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Harvard Kennedy School’s Women and Public Policy Program and the University’s Office for Equity, Diversity, Inclusion, and Belonging hosted a panel of researchers in honor of International Transgender Day of Visibility on Thursday.
The panel — “Moving Past the Binary: The Importance of Transgender and Nonbinary Inclusion in Gender Equity Research” — featured Brandeis University professor V. Varun Chaudry; A.J. Lowik, Gender Equity Advisor at the Centre for Gender and Sexual Health Equity in Vancouver; Harvard School of Public Health assistant professor Sabra L. Katz-Wise; and Harvard graduate student Miriam “Mia” Miyagi. Sari M. van Anders, professor of gender studies at Queens University, moderated the panel.
The panelists discussed gender equity funding and other resources for transgender individuals of color.
“Resources and needs really extend into the everyday,” Chaudhry said. “I always want to push people to think really capaciously about what those needs and resources might look like, and really trusting the voices of trans communities of color.”
The panel also touched upon the importance of inclusive language and terminology in conversations and research.
“A lot of scientists, especially in biology, have sort of washed our hands of having to deal with the nuance here by appealing to a split between gender and sex,” Miyagi said. “As scientists, we have a responsibility to communicate and conceptualize sex in the complex non-binary way that it truly is.”
Chaudhry said many current research methodologies fail to include trans individuals and groups.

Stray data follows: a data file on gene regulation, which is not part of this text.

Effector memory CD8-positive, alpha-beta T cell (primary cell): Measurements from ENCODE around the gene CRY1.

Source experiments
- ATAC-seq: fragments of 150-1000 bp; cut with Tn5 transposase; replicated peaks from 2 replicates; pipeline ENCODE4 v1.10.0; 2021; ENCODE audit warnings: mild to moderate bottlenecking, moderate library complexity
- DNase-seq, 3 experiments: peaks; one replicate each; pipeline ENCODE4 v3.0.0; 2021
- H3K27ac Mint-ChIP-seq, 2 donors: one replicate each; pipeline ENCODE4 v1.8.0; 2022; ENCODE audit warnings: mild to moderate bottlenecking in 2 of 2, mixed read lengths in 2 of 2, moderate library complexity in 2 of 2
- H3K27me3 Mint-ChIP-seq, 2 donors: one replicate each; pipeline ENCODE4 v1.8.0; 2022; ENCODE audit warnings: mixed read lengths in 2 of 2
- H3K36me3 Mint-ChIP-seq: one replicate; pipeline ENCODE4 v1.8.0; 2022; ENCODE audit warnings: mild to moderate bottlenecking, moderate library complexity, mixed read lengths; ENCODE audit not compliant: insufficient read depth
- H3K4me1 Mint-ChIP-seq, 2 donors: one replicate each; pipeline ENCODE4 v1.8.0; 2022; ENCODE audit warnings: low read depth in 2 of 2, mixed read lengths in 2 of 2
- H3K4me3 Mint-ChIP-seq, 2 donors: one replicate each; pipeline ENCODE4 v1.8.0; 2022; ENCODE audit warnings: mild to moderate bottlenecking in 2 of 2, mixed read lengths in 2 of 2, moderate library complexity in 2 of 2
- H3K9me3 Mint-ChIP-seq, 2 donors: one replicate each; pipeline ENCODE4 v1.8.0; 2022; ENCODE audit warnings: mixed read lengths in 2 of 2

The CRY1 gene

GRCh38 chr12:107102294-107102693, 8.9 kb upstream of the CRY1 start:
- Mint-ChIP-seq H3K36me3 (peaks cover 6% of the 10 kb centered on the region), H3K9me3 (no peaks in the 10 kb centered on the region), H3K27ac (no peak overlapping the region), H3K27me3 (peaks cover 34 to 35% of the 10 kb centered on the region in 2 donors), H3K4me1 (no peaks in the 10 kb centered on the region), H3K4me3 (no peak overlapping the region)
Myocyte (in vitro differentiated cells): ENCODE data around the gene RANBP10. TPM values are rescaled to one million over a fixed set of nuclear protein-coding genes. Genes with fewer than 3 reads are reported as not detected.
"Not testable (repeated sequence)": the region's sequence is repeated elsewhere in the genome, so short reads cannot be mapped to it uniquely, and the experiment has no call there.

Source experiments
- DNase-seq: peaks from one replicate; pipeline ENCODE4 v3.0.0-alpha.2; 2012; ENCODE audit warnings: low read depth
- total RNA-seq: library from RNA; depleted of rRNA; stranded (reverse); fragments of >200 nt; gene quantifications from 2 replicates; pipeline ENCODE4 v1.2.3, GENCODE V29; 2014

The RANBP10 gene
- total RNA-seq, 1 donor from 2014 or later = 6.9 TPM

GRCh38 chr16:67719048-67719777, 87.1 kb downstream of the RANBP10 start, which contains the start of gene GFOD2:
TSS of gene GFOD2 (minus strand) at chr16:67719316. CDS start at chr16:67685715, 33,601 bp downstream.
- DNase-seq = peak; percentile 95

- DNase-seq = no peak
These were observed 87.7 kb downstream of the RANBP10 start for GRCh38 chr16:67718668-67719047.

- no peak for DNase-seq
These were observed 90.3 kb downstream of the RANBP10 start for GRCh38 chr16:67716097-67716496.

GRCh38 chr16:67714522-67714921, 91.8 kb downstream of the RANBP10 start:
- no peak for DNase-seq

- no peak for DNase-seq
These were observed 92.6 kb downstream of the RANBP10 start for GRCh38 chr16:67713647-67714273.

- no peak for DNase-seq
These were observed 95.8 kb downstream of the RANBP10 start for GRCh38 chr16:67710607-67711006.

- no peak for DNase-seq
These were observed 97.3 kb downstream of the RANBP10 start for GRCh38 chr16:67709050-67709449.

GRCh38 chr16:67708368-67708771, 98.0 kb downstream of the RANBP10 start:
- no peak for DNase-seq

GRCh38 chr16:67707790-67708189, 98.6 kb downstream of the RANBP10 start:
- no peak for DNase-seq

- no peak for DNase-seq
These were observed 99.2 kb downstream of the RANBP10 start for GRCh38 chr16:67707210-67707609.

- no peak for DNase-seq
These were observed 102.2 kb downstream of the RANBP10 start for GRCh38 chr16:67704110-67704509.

“We’re often asking people to fit into institutional standards that require educational privilege, they require class privilege, they require time,” he said. “Some of these funders are trying to work differently against that.”
Lowik said it is critical for scientists to engage in inclusive research, citing their work in healthcare.
“What we need to do is think through meaningful inclusion from beginning to end, from the conceptualization of projects through data collection, through dissemination of our findings,” Lowik said.
“Our science is going to be better if we are inclusive of all people, if we acknowledge the way that oppressive systems impact who we study, what we study, who gets included,” they added. “Ultimately, that is to the advantage not only of the populations that we serve, but to science as this kind of idealized system.”
Drawing from her research with transgender youth, Katz-Wise advocated for trans-inclusive legislation and systems.
“If we’re thinking about the institutional level, and discrimination and healthcare settings, we really need to focus on healthcare provider training and education on how to provide affirming care to this population,” she said. “On a larger, structural level, we really need to engage in advocacy to push back on all this legislation that’s preventing access to care in the first place for this population.”
Miyagi discussed the ongoing “tension” between minimizing risks for trans study participants and producing useful research involving those populations.
“The important distinction, in my opinion, is differentiating between including individuals in a sample for a study that studies some disjoint phenomenon…versus a study that is looking at, say, is hormone therapy causal for some medicalized phenomenon?” she said. “I think it’s appropriate that we have different standards for these sorts of things.”
Lowik said it is important to ensure the safety of trans individuals in any study, as visibility can be incredibly costly, both personally and professionally.
All panelists and van Anders agreed on the importance of recognizing the value of trans individuals in research and society.
“We’re here, we’re visible today, but we’re visible every day,” Lowik said.
“Gaps in our theories are actual people. It’s not theoretical anymore,” van Anders added.
—Staff Writer Darley A. C. Boit can be reached at email@example.com.
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